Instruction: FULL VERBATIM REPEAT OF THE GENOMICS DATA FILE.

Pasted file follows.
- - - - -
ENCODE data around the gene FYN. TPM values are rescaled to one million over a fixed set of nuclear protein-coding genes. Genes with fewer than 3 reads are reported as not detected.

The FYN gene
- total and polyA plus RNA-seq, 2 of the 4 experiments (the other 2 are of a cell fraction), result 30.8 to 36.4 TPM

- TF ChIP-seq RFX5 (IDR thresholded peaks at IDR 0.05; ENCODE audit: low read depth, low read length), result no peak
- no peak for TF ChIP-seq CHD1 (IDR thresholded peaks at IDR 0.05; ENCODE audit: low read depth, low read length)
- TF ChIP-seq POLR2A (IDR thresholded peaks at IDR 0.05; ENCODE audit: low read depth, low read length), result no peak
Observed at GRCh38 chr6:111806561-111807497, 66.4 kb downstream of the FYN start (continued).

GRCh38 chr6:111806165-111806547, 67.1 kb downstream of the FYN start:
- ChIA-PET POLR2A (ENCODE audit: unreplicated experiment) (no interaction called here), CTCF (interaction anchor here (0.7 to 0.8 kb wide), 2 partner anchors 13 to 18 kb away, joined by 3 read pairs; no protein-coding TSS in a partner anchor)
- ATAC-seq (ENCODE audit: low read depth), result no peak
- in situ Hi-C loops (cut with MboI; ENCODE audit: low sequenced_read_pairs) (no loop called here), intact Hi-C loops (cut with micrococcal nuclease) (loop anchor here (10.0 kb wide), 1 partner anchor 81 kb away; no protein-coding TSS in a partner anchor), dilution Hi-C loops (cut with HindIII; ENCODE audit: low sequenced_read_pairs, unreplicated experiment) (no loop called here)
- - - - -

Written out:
ENCODE data around the gene FYN. TPM values are rescaled to one million over a fixed set of nuclear protein-coding genes. Genes with fewer than 3 reads are reported as not detected.

The FYN gene
- total and polyA plus RNA-seq, 2 of the 4 experiments (the other 2 are of a cell fraction), result 30.8 to 36.4 TPM

- TF ChIP-seq RFX5 (IDR thresholded peaks at IDR 0.05; ENCODE audit: low read depth, low read length), result no peak
- no peak for TF ChIP-seq CHD1 (IDR thresholded peaks at IDR 0.05; ENCODE audit: low read depth, low read length)
- TF ChIP-seq POLR2A (IDR thresholded peaks at IDR 0.05; ENCODE audit: low read depth, low read length), result no peak
Observed at GRCh38 chr6:111806561-111807497, 66.4 kb downstream of the FYN start (continued).

GRCh38 chr6:111806165-111806547, 67.1 kb downstream of the FYN start:
- ChIA-PET POLR2A (ENCODE audit: unreplicated experiment) (no interaction called here), CTCF (interaction anchor here (0.7 to 0.8 kb wide), 2 partner anchors 13 to 18 kb away, joined by 3 read pairs; no protein-coding TSS in a partner anchor)
- ATAC-seq (ENCODE audit: low read depth), result no peak
- in situ Hi-C loops (cut with MboI; ENCODE audit: low sequenced_read_pairs) (no loop called here), intact Hi-C loops (cut with micrococcal nuclease) (loop anchor here (10.0 kb wide), 1 partner anchor 81 kb away; no protein-coding TSS in a partner anchor), dilution Hi-C loops (cut with HindIII; ENCODE audit: low sequenced_read_pairs, unreplicated experiment) (no loop called here)